The first week of Migration Songbird Monitoring produced a few exciting highlights for the week. These included our first Yellow-billed Cuckoo for the year. We heard them occasionally during spring and summer but none were slow enough to get into the nets to be banded. Another highlight was the 18 warbler species captured in the first week! These included: Tennessee, Nashville, Chestnut-sided, Magnolia, Black-throated Blue, Black-throated Green, Bay-breasted, Blackpoll, Black-and-white, American Redstart, Prothonotary, Ovenbird, Northern Waterthrush, Connecticut, Mourning, Common Yellowthroat, Wilson’s, and Canada. It's worth noting that there has not been a Yellow Warbler (YWAR) seen or heard on the research site since mid-August. It appears that the resident YWARs have left the area.
Here are some pictures of a few early migrating warblers just in case you do not have a chance to get out and enjoy them:
Wilson's Warbler (WIWA)
Chestnut-sided Warbler (CSWA)
A weak front came through on Thursday and turned the winds to the NW which produced a small movement of birds on Friday and Saturday. The coming week looks to be good after Thursday when another front is slated to come through and temps are to drop to the low 80’s.
We were able to set up the five beach nets in addition to the main migration station nets this week. As usual, the beach nets caught higher numbers of Warbling Vireos (WAVI) than the nets inside the dike at the main station. Twelve out of the 14 WAVIs captured were caught in the five beach nets versus two in the 23 inside nets. This is a species that appears to be favoring habitats immediately along the lake shore instead of the larger older ridge habitat just a few yards inside the dike.
Another highlight Saturday was capturing two Connecticut Warblers (CONW).
One was an adult male with its gray head and distinctive eye ring that really does stand out and go “Boing!" The other is a hatching year bird of unknown sex with a distinctive eye ring that looks similar to what a female CONW eye ring looks like. Hatching year birds generally can't be sexed with certainty. Even so, these are gorgeous birds no matter what their plumage!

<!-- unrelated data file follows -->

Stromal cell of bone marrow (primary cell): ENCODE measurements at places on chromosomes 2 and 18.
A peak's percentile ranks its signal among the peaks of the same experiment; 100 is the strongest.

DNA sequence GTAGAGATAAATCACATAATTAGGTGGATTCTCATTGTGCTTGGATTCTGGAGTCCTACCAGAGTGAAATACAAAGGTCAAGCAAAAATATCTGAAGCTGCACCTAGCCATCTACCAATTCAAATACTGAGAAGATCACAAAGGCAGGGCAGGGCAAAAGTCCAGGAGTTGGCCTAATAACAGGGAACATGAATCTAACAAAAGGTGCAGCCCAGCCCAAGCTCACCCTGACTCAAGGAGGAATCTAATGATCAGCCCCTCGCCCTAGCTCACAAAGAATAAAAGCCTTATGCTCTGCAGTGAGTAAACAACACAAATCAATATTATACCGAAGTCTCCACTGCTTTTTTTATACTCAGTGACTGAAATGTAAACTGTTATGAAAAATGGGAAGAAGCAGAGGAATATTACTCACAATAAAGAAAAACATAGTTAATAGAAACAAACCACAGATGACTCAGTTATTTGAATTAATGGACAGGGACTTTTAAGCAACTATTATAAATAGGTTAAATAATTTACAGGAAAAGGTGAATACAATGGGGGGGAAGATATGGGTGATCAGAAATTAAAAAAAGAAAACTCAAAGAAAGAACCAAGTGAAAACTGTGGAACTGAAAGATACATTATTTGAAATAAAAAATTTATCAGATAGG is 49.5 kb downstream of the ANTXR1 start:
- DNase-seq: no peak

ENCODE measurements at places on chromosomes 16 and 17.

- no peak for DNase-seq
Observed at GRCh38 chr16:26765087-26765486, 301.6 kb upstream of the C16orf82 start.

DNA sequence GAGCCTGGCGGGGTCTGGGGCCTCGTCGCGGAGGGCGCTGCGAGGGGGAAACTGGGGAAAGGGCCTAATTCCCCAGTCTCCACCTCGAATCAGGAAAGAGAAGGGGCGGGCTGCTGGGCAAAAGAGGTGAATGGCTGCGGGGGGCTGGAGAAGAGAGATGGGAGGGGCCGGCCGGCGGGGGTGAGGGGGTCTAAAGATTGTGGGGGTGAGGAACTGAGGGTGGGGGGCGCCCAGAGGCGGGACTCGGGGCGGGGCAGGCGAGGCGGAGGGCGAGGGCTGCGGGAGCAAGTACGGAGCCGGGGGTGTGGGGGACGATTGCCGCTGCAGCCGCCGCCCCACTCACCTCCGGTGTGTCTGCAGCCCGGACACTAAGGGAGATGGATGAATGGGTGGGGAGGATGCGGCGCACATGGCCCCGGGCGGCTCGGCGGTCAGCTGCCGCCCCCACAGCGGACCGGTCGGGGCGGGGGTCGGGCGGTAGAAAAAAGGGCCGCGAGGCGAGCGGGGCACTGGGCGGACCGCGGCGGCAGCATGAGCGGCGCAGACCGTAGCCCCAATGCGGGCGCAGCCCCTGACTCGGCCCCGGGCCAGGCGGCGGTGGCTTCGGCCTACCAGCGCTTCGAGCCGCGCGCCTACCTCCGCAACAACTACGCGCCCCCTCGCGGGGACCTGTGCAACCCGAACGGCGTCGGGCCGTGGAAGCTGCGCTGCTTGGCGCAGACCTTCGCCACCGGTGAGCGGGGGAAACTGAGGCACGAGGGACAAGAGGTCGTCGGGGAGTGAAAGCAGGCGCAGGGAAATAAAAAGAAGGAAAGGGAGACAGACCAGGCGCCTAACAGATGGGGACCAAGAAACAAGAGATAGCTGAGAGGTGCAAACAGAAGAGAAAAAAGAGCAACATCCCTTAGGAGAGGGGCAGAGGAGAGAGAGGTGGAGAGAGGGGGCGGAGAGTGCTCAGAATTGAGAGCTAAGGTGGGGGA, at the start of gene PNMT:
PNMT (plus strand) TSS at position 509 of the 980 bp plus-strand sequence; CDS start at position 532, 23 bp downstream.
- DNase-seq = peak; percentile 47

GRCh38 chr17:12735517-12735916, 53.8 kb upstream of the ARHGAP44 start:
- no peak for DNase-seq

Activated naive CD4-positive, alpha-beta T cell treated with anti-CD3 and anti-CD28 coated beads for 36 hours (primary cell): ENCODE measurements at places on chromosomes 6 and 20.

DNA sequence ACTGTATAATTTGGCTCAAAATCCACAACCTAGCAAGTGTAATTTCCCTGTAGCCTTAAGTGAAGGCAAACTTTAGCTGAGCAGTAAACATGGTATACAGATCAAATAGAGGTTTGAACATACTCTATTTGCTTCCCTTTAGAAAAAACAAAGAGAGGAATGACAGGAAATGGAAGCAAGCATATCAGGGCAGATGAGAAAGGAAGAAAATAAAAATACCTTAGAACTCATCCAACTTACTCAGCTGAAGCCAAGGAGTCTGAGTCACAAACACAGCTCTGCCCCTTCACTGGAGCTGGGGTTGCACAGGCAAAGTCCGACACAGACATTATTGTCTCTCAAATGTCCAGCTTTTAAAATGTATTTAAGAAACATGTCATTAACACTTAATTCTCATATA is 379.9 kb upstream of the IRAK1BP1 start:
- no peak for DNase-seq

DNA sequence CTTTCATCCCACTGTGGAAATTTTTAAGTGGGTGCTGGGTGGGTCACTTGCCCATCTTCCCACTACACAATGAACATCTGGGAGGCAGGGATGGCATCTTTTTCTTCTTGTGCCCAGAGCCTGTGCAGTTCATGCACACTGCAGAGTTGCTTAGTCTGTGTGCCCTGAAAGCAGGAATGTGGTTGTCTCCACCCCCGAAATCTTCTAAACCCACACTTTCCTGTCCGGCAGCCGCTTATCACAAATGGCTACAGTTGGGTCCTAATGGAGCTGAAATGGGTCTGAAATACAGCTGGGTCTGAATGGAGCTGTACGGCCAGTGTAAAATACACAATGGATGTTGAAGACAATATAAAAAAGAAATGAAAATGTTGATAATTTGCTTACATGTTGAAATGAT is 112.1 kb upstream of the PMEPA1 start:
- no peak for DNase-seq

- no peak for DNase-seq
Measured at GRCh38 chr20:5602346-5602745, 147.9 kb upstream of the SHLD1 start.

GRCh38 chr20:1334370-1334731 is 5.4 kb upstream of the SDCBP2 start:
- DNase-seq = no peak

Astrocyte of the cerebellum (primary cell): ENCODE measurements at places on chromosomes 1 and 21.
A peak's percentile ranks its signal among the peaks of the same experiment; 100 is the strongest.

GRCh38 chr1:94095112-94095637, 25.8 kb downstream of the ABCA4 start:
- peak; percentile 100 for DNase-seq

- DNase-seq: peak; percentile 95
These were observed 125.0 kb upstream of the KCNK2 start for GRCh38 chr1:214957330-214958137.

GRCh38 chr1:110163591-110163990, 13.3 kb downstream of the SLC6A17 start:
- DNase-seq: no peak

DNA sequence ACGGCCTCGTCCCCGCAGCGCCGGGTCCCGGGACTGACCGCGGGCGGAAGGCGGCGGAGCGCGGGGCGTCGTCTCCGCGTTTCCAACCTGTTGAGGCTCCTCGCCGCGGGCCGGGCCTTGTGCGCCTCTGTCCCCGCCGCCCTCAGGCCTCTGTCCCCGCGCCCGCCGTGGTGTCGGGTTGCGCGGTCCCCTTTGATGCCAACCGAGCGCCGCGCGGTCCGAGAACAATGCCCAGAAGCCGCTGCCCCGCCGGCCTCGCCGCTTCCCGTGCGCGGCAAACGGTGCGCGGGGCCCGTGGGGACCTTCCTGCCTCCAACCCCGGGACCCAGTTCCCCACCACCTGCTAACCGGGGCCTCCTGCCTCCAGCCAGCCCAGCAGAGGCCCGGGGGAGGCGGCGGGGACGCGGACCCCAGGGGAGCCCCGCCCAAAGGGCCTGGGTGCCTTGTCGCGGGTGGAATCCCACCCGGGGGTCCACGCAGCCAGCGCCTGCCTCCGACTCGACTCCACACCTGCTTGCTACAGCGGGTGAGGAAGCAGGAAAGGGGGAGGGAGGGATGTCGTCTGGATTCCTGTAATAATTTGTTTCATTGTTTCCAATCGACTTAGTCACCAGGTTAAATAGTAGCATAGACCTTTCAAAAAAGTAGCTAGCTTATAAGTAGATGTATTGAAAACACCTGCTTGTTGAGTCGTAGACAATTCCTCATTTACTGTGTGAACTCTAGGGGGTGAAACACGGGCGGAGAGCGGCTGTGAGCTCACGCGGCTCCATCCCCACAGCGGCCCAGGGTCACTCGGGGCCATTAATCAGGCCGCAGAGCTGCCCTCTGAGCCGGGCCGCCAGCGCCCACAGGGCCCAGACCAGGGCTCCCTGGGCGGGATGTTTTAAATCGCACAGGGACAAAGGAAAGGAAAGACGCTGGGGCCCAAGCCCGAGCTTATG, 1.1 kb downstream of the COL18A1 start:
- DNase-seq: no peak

Since Saturday was an exceptional day for warblers, I thought it would be great to take a group photo of eye ring warblers. The only one I wanted that was missing was the Chestnut-sided. Look at the photo of the CSWA above and you'll understand why it would have fit into the group photo. Can you identify all the eye ring birds? (Answer below).
Three other favorite birds of the week I would like to share are these:
Just look at the green on this bird! The TEWA is the only warbler I know that has this chartreuse green coloring. Note the white undertail coverts which distinguishes TEWA from its cousin the Orange-crowned Warbler (OCWA), which has yellow undertail coverts.
This bird was a perfect example of an adult female Black-throated Green Warbler (BTNW).
Here is the male warbler that remains black, blue, and white in every plumage, the Black-throated Blue Warbler.
Isn't he a handsome bird?! This particular bird is a hatching-year with his green-edged primary coverts. Otherwise he looks like an adult male in coloration.
Enjoy the early fall migrating birds. There are still some Baltimore Orioles (BAOR) singing as well as flycatchers and you may catch a glimpse of the last of the golden Prothonotary Warblers before they head south!
Answer to the eye ring bird quiz: From left to right: Magnolia Warbler (MAWA), Nashville Warbler (NAWA), Ovenbird (OVEN), and Connecticut Warbler (CONW).